Such a support system at the workplace especially when you don’t see each other physically in the new era of working from home culture, being able to control who our work friends and confidants are can be a big source of comfort. The usual encounters in the office during lunch or coffee breaks are no longer an option to catch up with workplace friends and an active effort needs to be made on that front. Mavis Burks Hollis of Capital One (LinkedIn, 2021) says,

“It is easy to forget about making time to nurture our connections in a WFH and virtual world. My take-away is to be intentional and continue making time for work friends even if it is over Zoom or Slack.”

You can take active efforts to connect with somebody at work by:

– promoting and having open communication with peers

– collaborating with different teams and people at work

– encouraging people to get to know one another

– promoting and participating in social activities

– taking your time to build relationships

Workplace besties allow you to stay close to the broader mission of your organisation as well as your personal goals by keeping you motivated to go to work every day. Some workplace experts do warn of over-sharing with somebody at work and harming the office morale (Yahoo Finance, 2019), but this can be counterbalanced with building trust and maintaining your own boundaries at the workplace. It is important to foster friendships at work—not for mixing business with pleasure, but for mixing business with healthy relationships. So why shouldn’t you have a close friend at work when it is such a crucial factor of a happy working life? Go right now, take efforts and connect with somebody at your office to be your workplace bestie and see the impact it makes on you and your performance.

 

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References:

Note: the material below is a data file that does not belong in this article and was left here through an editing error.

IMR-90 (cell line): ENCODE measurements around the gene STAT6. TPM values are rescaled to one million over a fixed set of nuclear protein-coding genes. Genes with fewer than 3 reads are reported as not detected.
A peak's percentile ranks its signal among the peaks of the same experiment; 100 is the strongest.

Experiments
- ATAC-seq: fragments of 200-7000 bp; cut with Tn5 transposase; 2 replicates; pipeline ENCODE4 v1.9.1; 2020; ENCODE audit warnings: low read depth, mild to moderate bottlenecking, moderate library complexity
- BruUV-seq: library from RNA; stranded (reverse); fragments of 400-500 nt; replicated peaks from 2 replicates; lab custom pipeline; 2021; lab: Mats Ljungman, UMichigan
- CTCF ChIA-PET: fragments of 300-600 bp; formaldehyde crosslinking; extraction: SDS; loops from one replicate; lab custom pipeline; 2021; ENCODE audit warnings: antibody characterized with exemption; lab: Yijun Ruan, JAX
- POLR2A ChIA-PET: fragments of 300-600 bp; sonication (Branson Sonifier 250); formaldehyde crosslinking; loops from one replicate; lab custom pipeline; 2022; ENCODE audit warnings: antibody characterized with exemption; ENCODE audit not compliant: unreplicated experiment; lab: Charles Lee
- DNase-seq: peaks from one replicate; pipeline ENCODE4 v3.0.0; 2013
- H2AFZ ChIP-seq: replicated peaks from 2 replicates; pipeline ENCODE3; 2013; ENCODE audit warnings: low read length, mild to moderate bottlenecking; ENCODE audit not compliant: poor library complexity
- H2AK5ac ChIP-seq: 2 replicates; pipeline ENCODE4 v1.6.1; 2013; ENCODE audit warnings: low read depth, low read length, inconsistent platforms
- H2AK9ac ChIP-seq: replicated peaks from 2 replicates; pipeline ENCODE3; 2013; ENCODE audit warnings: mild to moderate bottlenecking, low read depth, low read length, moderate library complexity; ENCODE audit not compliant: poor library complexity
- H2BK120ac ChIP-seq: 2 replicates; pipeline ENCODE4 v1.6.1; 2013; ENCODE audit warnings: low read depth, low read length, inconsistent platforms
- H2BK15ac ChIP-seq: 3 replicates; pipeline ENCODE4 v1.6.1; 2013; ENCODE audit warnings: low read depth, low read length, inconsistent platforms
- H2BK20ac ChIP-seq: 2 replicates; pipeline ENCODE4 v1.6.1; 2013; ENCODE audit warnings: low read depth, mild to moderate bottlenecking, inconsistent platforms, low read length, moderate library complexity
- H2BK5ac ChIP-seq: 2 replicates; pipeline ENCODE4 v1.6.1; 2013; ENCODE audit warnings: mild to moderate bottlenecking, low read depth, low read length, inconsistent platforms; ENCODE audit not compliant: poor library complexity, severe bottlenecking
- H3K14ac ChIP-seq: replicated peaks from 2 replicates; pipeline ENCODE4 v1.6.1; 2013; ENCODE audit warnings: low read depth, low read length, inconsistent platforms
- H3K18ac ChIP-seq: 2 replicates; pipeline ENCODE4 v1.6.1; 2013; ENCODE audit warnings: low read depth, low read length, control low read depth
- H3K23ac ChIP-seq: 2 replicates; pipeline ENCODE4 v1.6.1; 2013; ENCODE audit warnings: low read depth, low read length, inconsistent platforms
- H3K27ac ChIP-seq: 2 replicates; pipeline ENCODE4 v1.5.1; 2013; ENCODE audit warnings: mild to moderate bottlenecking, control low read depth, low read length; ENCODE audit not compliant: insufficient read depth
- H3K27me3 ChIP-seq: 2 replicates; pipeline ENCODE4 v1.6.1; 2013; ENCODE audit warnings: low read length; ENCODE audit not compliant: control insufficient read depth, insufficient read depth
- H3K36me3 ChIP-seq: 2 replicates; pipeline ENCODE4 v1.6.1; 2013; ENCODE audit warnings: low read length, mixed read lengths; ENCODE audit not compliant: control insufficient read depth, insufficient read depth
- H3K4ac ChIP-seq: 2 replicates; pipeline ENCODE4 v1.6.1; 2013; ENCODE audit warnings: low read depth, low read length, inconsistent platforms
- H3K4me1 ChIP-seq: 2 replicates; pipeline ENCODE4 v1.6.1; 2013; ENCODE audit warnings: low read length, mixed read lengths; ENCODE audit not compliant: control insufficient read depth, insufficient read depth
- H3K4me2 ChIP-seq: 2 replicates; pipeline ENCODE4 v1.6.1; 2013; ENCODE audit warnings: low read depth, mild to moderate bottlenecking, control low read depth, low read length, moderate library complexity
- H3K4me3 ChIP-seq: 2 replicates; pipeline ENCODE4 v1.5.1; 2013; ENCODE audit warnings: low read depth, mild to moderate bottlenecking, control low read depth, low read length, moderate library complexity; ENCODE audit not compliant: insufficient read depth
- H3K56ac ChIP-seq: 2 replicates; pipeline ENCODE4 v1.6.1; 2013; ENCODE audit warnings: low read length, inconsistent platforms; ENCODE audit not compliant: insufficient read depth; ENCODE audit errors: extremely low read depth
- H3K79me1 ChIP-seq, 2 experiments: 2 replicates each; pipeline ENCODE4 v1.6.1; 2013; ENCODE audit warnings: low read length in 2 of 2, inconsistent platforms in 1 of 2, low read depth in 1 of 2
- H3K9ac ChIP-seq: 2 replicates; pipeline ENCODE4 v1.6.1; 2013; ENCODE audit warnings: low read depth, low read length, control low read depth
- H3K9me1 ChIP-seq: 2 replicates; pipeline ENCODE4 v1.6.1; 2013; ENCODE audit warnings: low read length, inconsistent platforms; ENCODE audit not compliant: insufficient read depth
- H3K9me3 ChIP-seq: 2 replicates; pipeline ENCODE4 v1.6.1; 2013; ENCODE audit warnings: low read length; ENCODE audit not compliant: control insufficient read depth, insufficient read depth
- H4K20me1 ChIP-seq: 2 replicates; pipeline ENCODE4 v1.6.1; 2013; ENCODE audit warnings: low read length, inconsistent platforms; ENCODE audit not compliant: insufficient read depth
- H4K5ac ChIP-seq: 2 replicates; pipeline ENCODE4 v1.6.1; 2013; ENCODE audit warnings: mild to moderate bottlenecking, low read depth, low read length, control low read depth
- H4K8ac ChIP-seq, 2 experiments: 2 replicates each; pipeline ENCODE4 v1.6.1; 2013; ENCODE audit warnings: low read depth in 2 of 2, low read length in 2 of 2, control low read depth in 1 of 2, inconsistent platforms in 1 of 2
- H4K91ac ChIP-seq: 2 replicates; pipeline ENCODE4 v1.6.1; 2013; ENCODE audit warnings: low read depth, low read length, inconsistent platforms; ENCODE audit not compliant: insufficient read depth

Schawbel D. “Why work friendships are critical for long-term happiness”, November 2018, At Work, CNBC. Retrieved from https://www.cnbc.com/2018/11/13/why-work-friendships-are-critical-for-long-term-happiness.html

Rath, T. & Harter, J. “Your Friends and Your Social Well-Being”, August 2010, Business Journal, Gallup. Retrieved from https://news.gallup.com/businessjournal/127043/friends-social-wellbeing.aspx

Mann, A. “Why We Need Best Friends at Work”, January 2018, Workplace, Gallup. Retrieved from https://www.gallup.com/workplace/236213/why-need-best-friends-work.aspx

Fike, M. “Workplace ‘besties’ are a must”, February 2021, LinkedIn News. Retrieved from https://www.linkedin.com/news/story/workplace-besties-are-a-must-4319777/

Pandey, E. “Why your “work bestie” matters”, February 2021, Economy and business, Axios. Retrieved from https://www.axios.com/pandemic-work-friend-85b59702-af80-4b7b-9bbb-5405463ec419.html

Pry, A. & Ahn, J. “How work friendships can help—and hurt—your career”, February 2019, Yahoo Finance. Retrieved from https://uk.movies.yahoo.com/how-work-friendships-can-helpand-hurtyour-career-173701272.html

“How a Best Friend at Work can Really Help You and Your Team”, Lighthouse. Retrieved from https://getlighthouse.com/blog/best-friend-at-work-bff/

“Why It’s Good to Have a BFF at Work”, May 2020, Business News Daily. Retrieved from https://www.businessnewsdaily.com/6759-friends-at-work.html

Nesa, K. “Why work friends are important in and outside of the workplace”, June 2019, Money and career, HelloGiggles. Retrieved from https://hellogiggles.com/lifestyle/money-career/why-work-friendships-are-important/

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To find out more about how we can help you in creating inclusive practices in your workplace, please check out this page or reach out to us at info@indiversecompany.com.